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BUDGET BULL'S-EYES.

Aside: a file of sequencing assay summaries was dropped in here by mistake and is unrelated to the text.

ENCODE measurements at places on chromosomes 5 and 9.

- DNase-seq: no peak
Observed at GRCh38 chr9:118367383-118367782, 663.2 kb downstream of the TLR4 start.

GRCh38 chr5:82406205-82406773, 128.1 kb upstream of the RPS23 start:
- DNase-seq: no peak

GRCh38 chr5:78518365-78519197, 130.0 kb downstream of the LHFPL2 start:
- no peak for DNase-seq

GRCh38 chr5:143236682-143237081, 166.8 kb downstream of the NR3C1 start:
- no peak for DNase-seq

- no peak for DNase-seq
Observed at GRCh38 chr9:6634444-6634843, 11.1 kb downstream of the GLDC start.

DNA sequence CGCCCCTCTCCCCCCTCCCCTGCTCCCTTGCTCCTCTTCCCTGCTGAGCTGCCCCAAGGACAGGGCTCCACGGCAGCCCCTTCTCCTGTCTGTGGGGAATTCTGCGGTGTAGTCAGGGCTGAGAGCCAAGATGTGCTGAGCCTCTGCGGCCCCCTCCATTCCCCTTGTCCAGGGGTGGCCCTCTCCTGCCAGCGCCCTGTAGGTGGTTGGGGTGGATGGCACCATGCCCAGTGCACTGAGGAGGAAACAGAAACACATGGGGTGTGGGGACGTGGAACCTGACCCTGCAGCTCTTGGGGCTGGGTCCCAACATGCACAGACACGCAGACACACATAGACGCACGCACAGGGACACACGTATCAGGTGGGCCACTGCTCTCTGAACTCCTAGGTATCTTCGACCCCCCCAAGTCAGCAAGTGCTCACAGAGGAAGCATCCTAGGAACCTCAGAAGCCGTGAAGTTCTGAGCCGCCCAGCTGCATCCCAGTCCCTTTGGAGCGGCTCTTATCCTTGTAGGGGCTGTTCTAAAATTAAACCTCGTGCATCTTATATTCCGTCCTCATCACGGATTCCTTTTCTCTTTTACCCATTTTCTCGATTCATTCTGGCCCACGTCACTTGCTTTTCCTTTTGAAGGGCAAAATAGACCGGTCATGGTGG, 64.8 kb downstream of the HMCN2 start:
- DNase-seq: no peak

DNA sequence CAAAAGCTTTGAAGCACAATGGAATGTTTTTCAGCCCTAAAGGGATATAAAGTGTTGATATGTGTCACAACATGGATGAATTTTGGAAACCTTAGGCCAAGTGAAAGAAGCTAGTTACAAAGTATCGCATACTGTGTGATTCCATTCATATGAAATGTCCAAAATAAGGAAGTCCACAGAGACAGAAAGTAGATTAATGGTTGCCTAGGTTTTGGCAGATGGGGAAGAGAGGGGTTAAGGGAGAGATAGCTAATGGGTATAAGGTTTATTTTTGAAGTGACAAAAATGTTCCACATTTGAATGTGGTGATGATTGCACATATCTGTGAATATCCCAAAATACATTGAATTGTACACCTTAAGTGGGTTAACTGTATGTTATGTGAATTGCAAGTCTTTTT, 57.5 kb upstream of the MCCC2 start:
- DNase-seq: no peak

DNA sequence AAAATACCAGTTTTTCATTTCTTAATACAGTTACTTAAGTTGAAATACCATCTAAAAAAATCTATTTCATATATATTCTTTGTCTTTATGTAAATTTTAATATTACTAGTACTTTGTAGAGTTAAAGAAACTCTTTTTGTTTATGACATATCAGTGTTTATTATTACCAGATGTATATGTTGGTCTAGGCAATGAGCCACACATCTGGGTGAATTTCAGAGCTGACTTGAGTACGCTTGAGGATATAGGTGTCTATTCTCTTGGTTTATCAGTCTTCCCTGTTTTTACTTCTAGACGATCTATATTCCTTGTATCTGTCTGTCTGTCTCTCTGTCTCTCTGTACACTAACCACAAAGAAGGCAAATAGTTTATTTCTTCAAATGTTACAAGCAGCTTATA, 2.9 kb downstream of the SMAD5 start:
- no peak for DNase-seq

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BUDGET BULL'S-EYES. (FROM THE BUDGET LEAGUE.) They've got their Dreadnoughts now; so vfiO doubt they will open their purses and ~0&y for them like men. <- "Peers, keep off the grass! was the «0st popular emblem carried in the great taiid Demonstration in Hyde Park. The object of the Budget is not only to keep the Peers off the grass,, but to put the people • dli. No wonder that the demonstration was, in the opinion of old observers, one of the .IArgest ever held in Hyde Park. Fortu- Jttately, there is no Peer who can put up a Slotice at Hyde Park gate — Trespassers -Will be prosecuted! I But it will be the duty of the people of ngland to make it quite clear to the JKotfSe of Lords when the Budget comes up to them in the autumn that this is the fiotice the House of Commons puts up over the Trespassers will be prosecuted 'That has got to be said, and said em- jftftatically. For it is clear that the Lords finnan to trespass if they can. Last week we •jfeait with the speech of Lord Lansdowne. week we have Lord Curzon^ who at iSouthport haa uttered the following threat: The House of Lords, he contended, had perfect right to touch a Finance, Bill. If ;ther chose they could reject the Bill as a -hole, and they could amend a Budget Bill in the sense of substituting one form of tax for another. This, in brief, he believed to fbt; the correct view of the constitutional imposition. < Ifc is extraordinary that so, clever a man && Lord Curzon should utter such a view -Of the British Constitution. For it must be ,Iæ!f to anyone who thinks out the ABC the matter that the assembly which sub- tes one form of tax for another really ssSettles the finance of the year. If the 'Hcxtse of Lords has, for instance,, -the right substituting a tariff tax for a land tax, is the use of pretending that the Hl<3%se of Commons has any control left .,oyer finance? Why have a General Elec- ta on the Fiscal question? Why iiot just ''SOW our heads and let the House of Lords 1IfttI.e all these matters comfortably for us ? but this is not the view of the Constitu- that has been put forward by such ftinent Conservative leaders as Lord Hals- flJUry and Mr. Balfour. In 1897, when the ^oluntary Schools Bill came up from the •Commons to the Lords, Lord Halsbury ifuled out all amendments to the bill on the gpottad that it was a financial bill, and ihat the House of Lords could not touch ch a measure. Lord Halsbury then Neatly ruled that that had been the law -Of the Constitution for two centuries. The itfesult was that that bill was left untouched the Lords. They cannot have it every way. Ort another occasion, on a debate on the position of the House of Lords, Mr. Bal- iourspecifícally argued that the House of 6nim.ons "settles uncontrolled our financial ::tèn1/ Is Lord Curzon going to say that Lord Halsbui-y and Mr. Balfour are wPOHg ? Surely, if he does, he mtist first ■'cxon with those leaders of the Tort Partv. In the splendid defence of the Budget the Prime Minister delivered in the Waarfc of the City of London, and at the "jyy 'doors of Lord Rothschild, he uttertd fallowing words "jyy 'doors of Lord Rothschild, he uttend fallowing words There is an alternative, but there is only one, tb.dt alternative is a tariff. is a point which everyone ought to mind. The Government does hot ,tre the new taxes out of a mere wan- i4h«!llKS' taxes are wanted because 000,000 more money is Avanted. And T^*re °nly one other way* of obtaining that is by means of if they do not tax iand they must rJ*x bjread. < Itememher that this was frankly ad- by Mr. George Wyndham, speaking Liverpool on December 9th, 1908. ;■ Mr. Wyndham, late Secretary fof Ire- *n Mr. Balfour's Administration, Said to the Liverpool people: "I R to be perfectly frank with you IS** he then disclosed what would be the >&u Reform Budget to be iritro- -note tiie date—" at the beginning e year 1910." This first Budget will be upon—(1) a two-shilling tax on corn, V/ general tax upon meat, and (3) a tax "^timber. 'Huxse are all taxes that do not merely Revenue—they also suit the landlords ^W ^Wtttry remarkably well. # v2?a»ls 8 we have had a paus<? in the discussions on the Budget. iHkv^*16 — including Mr. Lloyd-George,. !*fcs» vS an unexampled strain—had to ar^est. But what has been the result ? there have bfeen a cloud of silly About the Budget being "dropped," f, up, ''postponed." Don't believe of it, High Peak gave those the best reply. So far irom being 4§ Budget ia going as strong Xb.' „ • • ijT some people cannot be reason- •i|u v When Mr, Lloyd-George was driving %at.Clauses through the House, and «it all night, he was told that "HHeyJ/ disgracefully overstraining their Now that he takes a reasonable ffic Over a few difficulties he is "•"wai^fcely accused of hanging it up," B » j ¥* thing /will not be allowed tfctj- delaj or hurry the Government in fBkt i .§1fea^ p**pbse. The considoration. of ^lol5^„ W1, resumed after the Bank X' and will' be taken from day to "UIJ point to be dealt trith is the. Tw. Wh4it o i4 jthat "-H VerX jw«t and moderate levy •f »a^j_^W<llny <» the e«ptt«l -not y^iPSQam « parks or playing grouuda, *?, iaii ot pieooa oi Uflfc <L!?*ekir^ •w.a Wlu«i W

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